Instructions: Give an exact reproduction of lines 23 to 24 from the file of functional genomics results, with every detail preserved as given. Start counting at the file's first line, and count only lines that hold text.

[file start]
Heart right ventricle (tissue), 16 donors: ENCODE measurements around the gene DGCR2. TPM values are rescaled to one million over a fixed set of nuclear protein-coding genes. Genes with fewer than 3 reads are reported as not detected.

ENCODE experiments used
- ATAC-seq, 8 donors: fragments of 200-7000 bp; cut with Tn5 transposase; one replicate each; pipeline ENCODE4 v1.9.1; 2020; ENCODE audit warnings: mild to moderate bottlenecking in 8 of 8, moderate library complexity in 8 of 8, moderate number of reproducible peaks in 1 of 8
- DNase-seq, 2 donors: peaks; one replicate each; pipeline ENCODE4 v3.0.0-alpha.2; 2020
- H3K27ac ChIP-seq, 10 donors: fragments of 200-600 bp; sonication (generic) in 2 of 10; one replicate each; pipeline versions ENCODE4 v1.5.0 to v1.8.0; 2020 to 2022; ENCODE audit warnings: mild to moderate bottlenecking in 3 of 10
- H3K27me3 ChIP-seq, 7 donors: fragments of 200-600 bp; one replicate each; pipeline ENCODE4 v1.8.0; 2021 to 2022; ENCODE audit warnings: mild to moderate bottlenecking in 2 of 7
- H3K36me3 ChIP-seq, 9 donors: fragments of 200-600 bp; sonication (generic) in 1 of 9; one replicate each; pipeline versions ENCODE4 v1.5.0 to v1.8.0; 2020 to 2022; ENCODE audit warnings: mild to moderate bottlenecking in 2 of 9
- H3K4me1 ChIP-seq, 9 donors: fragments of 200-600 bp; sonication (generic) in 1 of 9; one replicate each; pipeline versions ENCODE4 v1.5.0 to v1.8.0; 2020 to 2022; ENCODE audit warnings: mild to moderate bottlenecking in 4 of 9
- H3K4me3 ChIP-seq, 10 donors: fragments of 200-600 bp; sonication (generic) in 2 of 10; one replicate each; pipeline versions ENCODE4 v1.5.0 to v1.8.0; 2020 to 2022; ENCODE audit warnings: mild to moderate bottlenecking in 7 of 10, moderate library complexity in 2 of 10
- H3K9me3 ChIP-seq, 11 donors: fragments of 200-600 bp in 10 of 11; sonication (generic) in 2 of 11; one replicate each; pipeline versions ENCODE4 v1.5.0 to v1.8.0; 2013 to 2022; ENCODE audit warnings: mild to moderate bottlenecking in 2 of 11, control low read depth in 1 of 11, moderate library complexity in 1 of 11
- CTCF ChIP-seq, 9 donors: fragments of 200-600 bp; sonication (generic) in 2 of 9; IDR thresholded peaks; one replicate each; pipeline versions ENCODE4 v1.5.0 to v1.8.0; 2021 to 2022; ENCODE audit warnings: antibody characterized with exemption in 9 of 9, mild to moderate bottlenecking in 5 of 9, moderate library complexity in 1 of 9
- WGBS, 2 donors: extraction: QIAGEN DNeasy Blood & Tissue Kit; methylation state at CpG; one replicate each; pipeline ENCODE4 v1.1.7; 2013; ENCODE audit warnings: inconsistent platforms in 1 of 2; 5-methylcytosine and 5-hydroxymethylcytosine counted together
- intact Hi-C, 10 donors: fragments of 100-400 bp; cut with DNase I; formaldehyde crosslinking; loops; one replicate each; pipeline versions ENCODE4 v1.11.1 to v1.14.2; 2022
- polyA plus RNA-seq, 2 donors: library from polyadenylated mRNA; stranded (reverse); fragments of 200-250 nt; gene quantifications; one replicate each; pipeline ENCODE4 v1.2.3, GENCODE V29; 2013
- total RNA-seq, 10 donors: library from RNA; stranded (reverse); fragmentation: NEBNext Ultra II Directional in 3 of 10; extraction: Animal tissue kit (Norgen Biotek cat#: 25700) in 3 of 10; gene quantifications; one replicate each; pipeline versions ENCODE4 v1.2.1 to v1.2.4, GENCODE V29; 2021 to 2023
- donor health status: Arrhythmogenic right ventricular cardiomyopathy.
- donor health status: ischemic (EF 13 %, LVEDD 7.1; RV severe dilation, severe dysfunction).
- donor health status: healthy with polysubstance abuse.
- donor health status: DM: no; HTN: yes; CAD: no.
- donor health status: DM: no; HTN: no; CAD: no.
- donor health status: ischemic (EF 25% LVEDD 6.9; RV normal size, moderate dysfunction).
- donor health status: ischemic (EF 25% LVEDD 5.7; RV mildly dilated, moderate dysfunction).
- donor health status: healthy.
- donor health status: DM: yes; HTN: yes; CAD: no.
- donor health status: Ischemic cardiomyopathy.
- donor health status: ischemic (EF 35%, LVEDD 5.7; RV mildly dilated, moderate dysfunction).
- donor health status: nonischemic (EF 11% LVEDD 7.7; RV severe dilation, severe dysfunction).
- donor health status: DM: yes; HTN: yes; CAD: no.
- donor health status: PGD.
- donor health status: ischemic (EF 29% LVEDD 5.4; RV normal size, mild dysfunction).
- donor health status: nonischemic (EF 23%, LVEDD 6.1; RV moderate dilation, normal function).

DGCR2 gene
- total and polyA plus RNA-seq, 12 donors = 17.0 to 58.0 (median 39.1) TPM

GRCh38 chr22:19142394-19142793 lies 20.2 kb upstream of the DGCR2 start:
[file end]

- donor health status: healthy.
- donor health status: DM: yes; HTN: yes; CAD: no.